The Power Of Hydration

It’s commonly known that being well-hydrated is important for overall health, but do you know why? Our bodies are made up of 60% water, which can be found in both the intracellular and extracellular spaces within the body.

Many food sources provide excellent hydration being that they are made mostly of water. These include cucumbers, carrots, leafy greens (e.g., romaine, arugula), berries, melons, and so on. It’s not a coincidence that whenever we eat these foods that we can often feel “refreshed”, because you are in turn consuming food made up of 85%+ water.

Hydration is crucial for so many reasons such as:
– Regulates body temperature
– Helps create urine to aid with detoxification of waste products
– Regulates bowel movements (can help prevent/treat constipation)
– Aids with nutrient absorption (especially for water-soluble micronutrients such as B-vitamins)
– Provides skin moisture and elasticity

It’s recommended to drink ½ of your bodyweight in fluid ounces per day. For example, if you are a 150-pound individual, you would want to drink about 75 fluid ounces per day, which is roughly 9-9 ½ cups of water per day. These recommendations are based off minimum requirements to keep you well-hydrated; however, with increased physical activity comes increased fluid requirements. When we participate in physical activity, we are likely expelling sweat. Excess sweat can lead to fluid and electrolyte loss, which we certainly need to replenish.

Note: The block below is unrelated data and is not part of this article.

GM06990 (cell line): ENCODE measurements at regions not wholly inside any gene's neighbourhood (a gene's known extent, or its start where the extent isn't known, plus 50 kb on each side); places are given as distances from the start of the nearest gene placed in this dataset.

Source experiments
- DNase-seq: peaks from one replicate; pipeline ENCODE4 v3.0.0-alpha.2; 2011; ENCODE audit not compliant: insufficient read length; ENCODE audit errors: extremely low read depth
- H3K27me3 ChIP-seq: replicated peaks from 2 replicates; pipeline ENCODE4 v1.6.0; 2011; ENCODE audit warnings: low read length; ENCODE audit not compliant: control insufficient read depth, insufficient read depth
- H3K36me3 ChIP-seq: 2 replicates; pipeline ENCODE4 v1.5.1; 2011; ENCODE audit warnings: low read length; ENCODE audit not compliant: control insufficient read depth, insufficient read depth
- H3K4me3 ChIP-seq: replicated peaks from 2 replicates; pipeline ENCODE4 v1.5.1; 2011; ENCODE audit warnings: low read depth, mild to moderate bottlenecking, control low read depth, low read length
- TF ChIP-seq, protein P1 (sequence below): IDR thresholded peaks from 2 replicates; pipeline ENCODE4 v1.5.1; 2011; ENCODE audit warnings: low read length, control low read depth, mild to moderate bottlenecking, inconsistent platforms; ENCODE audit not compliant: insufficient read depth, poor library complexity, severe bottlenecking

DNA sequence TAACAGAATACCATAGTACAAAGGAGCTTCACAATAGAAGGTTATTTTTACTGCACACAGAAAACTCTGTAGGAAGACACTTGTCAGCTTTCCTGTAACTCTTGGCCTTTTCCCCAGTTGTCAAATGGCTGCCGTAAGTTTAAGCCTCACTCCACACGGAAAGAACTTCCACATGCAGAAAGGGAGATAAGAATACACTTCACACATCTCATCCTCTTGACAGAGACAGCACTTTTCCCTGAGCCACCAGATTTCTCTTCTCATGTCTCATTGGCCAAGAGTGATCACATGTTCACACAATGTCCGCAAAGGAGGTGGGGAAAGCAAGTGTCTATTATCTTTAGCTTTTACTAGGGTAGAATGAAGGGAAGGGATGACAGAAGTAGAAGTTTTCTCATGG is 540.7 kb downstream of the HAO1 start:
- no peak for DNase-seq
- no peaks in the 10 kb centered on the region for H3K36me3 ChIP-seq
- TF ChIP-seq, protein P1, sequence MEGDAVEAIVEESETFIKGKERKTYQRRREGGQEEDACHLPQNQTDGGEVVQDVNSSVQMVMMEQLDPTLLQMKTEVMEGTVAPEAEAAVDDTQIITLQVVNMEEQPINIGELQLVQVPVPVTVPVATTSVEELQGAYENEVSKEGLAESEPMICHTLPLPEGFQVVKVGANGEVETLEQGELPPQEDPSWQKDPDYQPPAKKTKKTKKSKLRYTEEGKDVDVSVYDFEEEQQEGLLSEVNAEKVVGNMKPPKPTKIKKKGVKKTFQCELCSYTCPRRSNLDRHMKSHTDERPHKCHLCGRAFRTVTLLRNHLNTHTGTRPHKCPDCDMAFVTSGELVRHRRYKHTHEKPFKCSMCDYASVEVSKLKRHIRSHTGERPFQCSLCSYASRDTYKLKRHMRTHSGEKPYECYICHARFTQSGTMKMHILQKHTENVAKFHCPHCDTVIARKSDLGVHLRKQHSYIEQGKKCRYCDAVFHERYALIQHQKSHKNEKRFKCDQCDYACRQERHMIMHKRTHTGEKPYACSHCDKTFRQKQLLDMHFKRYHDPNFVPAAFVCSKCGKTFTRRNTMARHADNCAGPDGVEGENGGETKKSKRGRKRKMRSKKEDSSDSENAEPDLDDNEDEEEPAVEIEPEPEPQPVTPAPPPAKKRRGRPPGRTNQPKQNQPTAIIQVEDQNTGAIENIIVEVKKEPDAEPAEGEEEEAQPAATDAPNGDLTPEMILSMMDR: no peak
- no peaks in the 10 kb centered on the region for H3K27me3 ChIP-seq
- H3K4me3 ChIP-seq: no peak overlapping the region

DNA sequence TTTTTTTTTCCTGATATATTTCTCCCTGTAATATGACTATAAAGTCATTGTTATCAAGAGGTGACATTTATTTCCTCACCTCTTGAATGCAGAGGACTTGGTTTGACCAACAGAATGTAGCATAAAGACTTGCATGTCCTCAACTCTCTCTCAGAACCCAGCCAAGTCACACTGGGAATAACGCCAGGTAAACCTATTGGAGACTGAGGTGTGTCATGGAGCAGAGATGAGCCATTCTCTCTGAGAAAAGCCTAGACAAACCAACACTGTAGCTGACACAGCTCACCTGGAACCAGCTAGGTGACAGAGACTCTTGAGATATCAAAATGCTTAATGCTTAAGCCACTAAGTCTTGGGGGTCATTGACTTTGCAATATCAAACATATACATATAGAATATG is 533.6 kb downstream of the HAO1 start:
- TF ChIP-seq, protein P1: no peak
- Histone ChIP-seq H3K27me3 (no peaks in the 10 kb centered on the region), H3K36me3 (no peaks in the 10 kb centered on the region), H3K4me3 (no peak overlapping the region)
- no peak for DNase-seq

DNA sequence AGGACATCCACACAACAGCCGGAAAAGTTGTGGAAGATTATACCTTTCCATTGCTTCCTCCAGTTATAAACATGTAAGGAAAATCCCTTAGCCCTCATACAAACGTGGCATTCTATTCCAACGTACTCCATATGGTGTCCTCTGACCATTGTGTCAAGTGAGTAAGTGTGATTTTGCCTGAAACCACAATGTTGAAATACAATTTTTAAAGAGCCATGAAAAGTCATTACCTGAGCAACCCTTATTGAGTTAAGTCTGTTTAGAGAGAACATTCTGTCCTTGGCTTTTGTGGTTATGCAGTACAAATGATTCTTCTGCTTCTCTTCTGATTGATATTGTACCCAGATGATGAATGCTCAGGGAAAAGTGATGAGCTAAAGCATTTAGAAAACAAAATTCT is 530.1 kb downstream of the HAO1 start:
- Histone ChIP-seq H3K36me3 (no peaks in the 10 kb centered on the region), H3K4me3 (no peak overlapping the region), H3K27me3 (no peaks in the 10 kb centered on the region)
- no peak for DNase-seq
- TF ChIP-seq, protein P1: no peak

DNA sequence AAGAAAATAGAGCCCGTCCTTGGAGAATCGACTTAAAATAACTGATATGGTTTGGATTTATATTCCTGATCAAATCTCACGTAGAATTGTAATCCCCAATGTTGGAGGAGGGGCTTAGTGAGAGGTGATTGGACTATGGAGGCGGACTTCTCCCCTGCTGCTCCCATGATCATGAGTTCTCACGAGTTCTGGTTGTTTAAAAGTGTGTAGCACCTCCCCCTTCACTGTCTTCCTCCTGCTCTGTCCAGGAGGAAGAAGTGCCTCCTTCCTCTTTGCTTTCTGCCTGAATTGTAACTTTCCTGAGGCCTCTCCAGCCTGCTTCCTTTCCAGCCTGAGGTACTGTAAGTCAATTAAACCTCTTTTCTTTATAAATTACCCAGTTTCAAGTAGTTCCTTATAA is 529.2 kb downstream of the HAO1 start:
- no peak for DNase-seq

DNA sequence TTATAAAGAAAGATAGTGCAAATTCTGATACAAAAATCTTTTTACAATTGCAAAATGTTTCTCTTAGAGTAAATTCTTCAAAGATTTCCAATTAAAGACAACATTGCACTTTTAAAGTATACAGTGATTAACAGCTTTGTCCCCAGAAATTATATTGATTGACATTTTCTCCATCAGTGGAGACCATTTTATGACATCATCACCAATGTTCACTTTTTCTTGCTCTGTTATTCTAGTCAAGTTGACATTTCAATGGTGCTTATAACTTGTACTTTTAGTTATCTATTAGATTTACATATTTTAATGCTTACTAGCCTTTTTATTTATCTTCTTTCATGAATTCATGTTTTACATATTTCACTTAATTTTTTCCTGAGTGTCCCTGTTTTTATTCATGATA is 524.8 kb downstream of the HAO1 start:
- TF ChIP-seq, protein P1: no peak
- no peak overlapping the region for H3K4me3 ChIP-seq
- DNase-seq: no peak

Another way of determining fluid needs can be the one-to-one ratio of fluid needs to calorie needs. Calorie recommendations are based on several metrics (e.g., biological age, height) along with a physical activity factor. Depending on how much exercise you partake in on a weekly basis will determine this numerical factor. More exercise means increased calorie needs, which therefore increases the need for fluid intake. For example, if you are recommended to consume a 2,500-calorie diet per day, you’d thereby be recommended to consume 2,500 mL of fluid (~84 fl oz per day).

Aside from sipping on water all day, which is of course going to be recommended, let’s discuss some creative ways of getting extra hydration boosts from the very food we eat. With summer right around the corner, consider the following refreshing meals/snacks:

– Watermelon feta salad
– Cucumber bites with hummus or cream cheese spread, topped with a cherry tomato
– Green juice with spinach, kale, celery, cilantro, green apples, cucumbers
– Fruit skewers (grilled or fresh) using blueberries, strawberries, raspberries, watermelon, cantaloupe, etc.
– Veggie “charcuterie” board with baby carrots, cucumber slices, celery sticks, tomato slices, bell peppers, broccoli/cauliflower with hummus or Greek yogurt veggie dip
– Berry yogurt bark with berries of choice and Greek yogurt (e.g., Two Good, Fage, Siggi’s) (spread out on baking dish, freeze overnight, break pieces apart for “bark”)
– Greek yogurt parfait with berries
– Fruit smoothie with berries, spinach, coconut water, chia/flax seeds
– Veggie wrap with sliced cucumbers, shredded carrots, and sliced bell peppers on a wrap spread with cream cheese or hummus
– Green smoothie with leafy greens, green apple, coconut water, chia/flax seeds